Cover

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Title Page, Copyright Page

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pp. i-v

CONTENTS

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p. vii

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PREFACE

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pp. ix-xi

The idea of translating the biographies contained in this volume came to me as I was researching another project, an integrated history of the French language since the Renaissance. The “integrated” aspect of that study takes into account the linguistic and cultural imperatives of the national idiom as they relate both to government and to the various other idioms...

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ACKNOWLEDGMENTS

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pp. xiii-xiv

In a long career there are certain books that stand out above the others, not necessarily for their notoriety, but rather for the message they communicate and for the connection they make with the author’s inner being. This is such a book. I am thus especially grateful to those who have helped bring it to fruition. First and foremost I owe a very real debt to Michelle...

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INTRODUCTION

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pp. xv-xxxvii

Eight-year-old Ferdinand Berthier arrived at the Paris Deaf Institute in 1811 as a nonhearing, nonspeaking student. The school had been directed since the Revolution by the hearing and speaking Abbé Sicard, who had succeeded the Abbé de l’Épée as France’s most prominent deaf educator. The staff during Berthier’s formative years included two nonhearing and...

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Auguste Bébian

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pp. 1-27

Some men spend their modest, hardworking lives sequestered in their studies, their dedication and determination waiting for just the right moment when, after years of being ignored and unappreciated, they finally receive the recognition that is rightly theirs. The man whose life I am about to bring to light is such an individual; his monumental works are a testimony...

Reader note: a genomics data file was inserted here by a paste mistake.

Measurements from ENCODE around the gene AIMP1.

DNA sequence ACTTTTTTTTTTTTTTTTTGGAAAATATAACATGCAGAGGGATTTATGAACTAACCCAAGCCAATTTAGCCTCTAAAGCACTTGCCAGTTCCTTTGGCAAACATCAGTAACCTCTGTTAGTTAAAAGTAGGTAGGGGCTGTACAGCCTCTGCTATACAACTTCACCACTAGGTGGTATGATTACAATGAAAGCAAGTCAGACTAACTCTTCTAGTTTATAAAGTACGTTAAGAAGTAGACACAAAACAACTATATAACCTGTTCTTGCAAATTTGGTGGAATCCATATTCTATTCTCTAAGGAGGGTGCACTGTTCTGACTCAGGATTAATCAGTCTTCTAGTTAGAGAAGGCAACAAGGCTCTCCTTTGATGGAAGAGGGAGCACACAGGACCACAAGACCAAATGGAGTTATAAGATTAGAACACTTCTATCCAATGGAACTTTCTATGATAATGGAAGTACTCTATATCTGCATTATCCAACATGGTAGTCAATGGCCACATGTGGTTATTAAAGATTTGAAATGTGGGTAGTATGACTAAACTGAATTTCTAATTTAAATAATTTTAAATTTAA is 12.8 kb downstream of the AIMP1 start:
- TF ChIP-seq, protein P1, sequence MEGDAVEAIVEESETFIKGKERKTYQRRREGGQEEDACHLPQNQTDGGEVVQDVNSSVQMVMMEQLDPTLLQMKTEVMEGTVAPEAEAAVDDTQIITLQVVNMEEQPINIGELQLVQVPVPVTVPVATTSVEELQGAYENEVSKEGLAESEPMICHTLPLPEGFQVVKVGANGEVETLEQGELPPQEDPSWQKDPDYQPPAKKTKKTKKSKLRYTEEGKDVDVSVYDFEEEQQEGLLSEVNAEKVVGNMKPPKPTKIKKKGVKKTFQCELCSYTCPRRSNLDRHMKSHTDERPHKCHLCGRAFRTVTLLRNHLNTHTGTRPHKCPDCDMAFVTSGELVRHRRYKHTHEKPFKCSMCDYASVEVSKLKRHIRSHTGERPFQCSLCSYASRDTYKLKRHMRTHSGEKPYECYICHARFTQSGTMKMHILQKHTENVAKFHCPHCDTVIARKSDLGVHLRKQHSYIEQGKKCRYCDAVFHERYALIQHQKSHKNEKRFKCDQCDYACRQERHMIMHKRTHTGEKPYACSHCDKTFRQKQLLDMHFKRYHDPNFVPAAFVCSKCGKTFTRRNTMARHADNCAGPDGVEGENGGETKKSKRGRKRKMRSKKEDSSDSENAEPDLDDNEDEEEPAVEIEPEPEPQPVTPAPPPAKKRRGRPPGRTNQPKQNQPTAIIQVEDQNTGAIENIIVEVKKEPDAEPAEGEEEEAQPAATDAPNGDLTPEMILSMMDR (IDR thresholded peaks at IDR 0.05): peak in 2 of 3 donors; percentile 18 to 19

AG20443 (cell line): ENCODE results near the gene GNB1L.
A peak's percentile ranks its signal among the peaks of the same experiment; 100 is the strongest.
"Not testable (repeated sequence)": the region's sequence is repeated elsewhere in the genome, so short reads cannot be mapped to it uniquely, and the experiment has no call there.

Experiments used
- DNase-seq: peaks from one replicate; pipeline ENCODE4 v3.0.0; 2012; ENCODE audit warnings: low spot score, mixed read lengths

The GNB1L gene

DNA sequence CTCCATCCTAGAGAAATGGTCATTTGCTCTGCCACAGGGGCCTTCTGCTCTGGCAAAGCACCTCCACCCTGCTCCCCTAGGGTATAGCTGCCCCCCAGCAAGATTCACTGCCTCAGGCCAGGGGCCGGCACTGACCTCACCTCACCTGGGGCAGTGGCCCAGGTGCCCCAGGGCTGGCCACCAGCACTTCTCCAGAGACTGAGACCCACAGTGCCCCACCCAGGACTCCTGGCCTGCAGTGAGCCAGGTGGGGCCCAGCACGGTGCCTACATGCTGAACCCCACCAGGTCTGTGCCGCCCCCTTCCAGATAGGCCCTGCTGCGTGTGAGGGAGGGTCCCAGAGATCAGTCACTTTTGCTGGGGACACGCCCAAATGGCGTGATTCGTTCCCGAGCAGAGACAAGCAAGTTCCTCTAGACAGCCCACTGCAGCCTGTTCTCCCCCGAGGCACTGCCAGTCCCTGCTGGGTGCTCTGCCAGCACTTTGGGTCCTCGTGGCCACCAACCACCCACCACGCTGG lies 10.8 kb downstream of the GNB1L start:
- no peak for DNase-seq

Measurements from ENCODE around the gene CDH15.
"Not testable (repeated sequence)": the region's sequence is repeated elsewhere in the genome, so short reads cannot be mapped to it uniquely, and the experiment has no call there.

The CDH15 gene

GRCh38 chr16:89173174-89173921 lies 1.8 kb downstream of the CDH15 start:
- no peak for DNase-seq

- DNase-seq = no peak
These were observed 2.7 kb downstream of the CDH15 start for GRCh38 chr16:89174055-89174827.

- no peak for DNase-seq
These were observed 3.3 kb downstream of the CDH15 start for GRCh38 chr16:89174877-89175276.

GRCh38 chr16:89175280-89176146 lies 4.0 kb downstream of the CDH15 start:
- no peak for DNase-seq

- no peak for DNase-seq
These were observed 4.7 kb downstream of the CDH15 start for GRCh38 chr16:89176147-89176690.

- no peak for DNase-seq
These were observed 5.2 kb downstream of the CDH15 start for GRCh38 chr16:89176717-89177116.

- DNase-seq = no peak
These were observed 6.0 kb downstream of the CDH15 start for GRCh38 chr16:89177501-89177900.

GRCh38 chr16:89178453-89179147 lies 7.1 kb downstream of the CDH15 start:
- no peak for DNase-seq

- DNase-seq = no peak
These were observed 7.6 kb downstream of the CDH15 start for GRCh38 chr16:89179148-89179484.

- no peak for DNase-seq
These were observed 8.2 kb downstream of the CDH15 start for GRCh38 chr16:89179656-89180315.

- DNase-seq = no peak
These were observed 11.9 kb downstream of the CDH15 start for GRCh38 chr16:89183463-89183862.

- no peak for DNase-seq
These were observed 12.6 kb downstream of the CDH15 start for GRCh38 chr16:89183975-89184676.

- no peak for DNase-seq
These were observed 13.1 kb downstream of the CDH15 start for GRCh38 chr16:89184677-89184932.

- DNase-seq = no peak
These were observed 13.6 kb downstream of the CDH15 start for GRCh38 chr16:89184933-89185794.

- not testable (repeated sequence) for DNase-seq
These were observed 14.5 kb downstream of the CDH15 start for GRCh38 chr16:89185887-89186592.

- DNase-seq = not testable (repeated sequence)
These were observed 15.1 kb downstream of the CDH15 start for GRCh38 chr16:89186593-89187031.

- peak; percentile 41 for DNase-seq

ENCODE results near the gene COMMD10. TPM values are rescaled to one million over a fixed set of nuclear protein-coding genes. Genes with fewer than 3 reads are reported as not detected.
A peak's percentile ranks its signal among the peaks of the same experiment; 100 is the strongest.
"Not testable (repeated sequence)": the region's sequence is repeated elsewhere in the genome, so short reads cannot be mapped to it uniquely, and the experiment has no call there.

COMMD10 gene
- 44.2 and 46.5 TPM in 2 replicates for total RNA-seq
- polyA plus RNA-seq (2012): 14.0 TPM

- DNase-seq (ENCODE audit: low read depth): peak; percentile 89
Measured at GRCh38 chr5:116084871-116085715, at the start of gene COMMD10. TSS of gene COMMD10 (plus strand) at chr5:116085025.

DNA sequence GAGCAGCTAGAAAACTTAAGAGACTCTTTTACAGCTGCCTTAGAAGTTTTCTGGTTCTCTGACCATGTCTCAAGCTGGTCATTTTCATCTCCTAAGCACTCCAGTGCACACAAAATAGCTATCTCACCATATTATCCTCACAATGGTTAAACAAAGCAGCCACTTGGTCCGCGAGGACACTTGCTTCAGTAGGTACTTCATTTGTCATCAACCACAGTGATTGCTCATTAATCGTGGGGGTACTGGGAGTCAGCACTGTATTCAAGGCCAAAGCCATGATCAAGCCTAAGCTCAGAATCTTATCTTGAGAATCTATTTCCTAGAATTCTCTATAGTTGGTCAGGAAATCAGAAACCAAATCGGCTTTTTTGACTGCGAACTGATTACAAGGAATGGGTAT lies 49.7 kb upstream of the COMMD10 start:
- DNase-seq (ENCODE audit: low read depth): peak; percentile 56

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Abbé Sicard

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pp. 29-100

On November 26, 1854, a family reunion brought us together on the occasion of the 142nd anniversary of the birth of the Abbé de l’Épée.* One of the most diligent guests, Monsieur Léon Vaïsse, who has since been named director of the National Deaf Institute of Paris, where he served as a teacher for many years, expressed the heartfelt wish that I, the humble...

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Jean Massieu

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pp. 101-121

Jean Massieu was born in 1772 in the village of Semens, near Cadillac, in the Department of the Gironde, of poor, ill-fated parents. They had in their care five other children afflicted with the same infirmity. Jean spent his early years tending sheep. He counted them on his fingers, and when the number exceeded ten, he made a mark on his staff and began again. Jean often...

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Laurent Clerc

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pp. 121-129

At Balme, near Lyon, Laurent Clerc began his life in 1785 with a triple infirmity: he was deprived of hearing, speech, and the sense of smell. But nature compensated him generously. He had not yet reached the age of twelve when he was admitted to the Abbé Sicard’s school. His progress was so rapid in every aspect of the program...

Index

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pp. 131-136